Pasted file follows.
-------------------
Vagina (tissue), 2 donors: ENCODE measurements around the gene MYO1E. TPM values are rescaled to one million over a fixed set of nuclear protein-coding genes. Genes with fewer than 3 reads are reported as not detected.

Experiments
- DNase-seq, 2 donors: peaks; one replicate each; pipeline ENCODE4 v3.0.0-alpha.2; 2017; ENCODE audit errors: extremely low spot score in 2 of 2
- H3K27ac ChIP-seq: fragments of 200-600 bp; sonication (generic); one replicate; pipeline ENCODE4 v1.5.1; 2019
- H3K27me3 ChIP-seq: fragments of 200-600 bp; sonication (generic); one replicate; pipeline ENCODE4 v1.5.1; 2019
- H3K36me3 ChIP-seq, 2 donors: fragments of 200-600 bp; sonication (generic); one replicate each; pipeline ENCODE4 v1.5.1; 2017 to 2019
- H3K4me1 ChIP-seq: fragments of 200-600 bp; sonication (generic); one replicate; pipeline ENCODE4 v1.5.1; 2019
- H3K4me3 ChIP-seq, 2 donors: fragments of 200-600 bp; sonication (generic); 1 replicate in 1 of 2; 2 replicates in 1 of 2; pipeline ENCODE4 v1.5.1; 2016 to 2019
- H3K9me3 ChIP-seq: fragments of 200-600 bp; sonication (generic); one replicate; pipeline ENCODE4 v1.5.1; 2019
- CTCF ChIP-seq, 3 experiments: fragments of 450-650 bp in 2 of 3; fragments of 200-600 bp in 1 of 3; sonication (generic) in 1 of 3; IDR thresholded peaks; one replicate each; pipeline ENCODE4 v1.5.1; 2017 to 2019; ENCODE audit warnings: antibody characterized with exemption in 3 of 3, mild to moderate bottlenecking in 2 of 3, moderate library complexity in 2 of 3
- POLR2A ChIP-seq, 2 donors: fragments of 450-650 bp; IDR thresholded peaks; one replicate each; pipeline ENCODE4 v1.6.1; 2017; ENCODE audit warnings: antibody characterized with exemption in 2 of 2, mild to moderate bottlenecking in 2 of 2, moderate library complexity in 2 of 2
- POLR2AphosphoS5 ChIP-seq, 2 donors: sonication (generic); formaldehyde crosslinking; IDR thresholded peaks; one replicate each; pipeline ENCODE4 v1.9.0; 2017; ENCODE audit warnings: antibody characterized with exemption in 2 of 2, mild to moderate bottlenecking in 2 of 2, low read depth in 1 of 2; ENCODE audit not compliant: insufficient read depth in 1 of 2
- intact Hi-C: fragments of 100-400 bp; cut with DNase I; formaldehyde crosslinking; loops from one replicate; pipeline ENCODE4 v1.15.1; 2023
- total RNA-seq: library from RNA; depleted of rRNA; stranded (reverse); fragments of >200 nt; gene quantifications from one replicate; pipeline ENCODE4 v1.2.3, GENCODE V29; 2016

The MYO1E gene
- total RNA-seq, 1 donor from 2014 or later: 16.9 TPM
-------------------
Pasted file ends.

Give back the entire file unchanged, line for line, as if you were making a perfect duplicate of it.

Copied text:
Vagina (tissue), 2 donors: ENCODE measurements around the gene MYO1E. TPM values are rescaled to one million over a fixed set of nuclear protein-coding genes. Genes with fewer than 3 reads are reported as not detected.

Experiments
- DNase-seq, 2 donors: peaks; one replicate each; pipeline ENCODE4 v3.0.0-alpha.2; 2017; ENCODE audit errors: extremely low spot score in 2 of 2
- H3K27ac ChIP-seq: fragments of 200-600 bp; sonication (generic); one replicate; pipeline ENCODE4 v1.5.1; 2019
- H3K27me3 ChIP-seq: fragments of 200-600 bp; sonication (generic); one replicate; pipeline ENCODE4 v1.5.1; 2019
- H3K36me3 ChIP-seq, 2 donors: fragments of 200-600 bp; sonication (generic); one replicate each; pipeline ENCODE4 v1.5.1; 2017 to 2019
- H3K4me1 ChIP-seq: fragments of 200-600 bp; sonication (generic); one replicate; pipeline ENCODE4 v1.5.1; 2019
- H3K4me3 ChIP-seq, 2 donors: fragments of 200-600 bp; sonication (generic); 1 replicate in 1 of 2; 2 replicates in 1 of 2; pipeline ENCODE4 v1.5.1; 2016 to 2019
- H3K9me3 ChIP-seq: fragments of 200-600 bp; sonication (generic); one replicate; pipeline ENCODE4 v1.5.1; 2019
- CTCF ChIP-seq, 3 experiments: fragments of 450-650 bp in 2 of 3; fragments of 200-600 bp in 1 of 3; sonication (generic) in 1 of 3; IDR thresholded peaks; one replicate each; pipeline ENCODE4 v1.5.1; 2017 to 2019; ENCODE audit warnings: antibody characterized with exemption in 3 of 3, mild to moderate bottlenecking in 2 of 3, moderate library complexity in 2 of 3
- POLR2A ChIP-seq, 2 donors: fragments of 450-650 bp; IDR thresholded peaks; one replicate each; pipeline ENCODE4 v1.6.1; 2017; ENCODE audit warnings: antibody characterized with exemption in 2 of 2, mild to moderate bottlenecking in 2 of 2, moderate library complexity in 2 of 2
- POLR2AphosphoS5 ChIP-seq, 2 donors: sonication (generic); formaldehyde crosslinking; IDR thresholded peaks; one replicate each; pipeline ENCODE4 v1.9.0; 2017; ENCODE audit warnings: antibody characterized with exemption in 2 of 2, mild to moderate bottlenecking in 2 of 2, low read depth in 1 of 2; ENCODE audit not compliant: insufficient read depth in 1 of 2
- intact Hi-C: fragments of 100-400 bp; cut with DNase I; formaldehyde crosslinking; loops from one replicate; pipeline ENCODE4 v1.15.1; 2023
- total RNA-seq: library from RNA; depleted of rRNA; stranded (reverse); fragments of >200 nt; gene quantifications from one replicate; pipeline ENCODE4 v1.2.3, GENCODE V29; 2016

The MYO1E gene
- total RNA-seq, 1 donor from 2014 or later: 16.9 TPM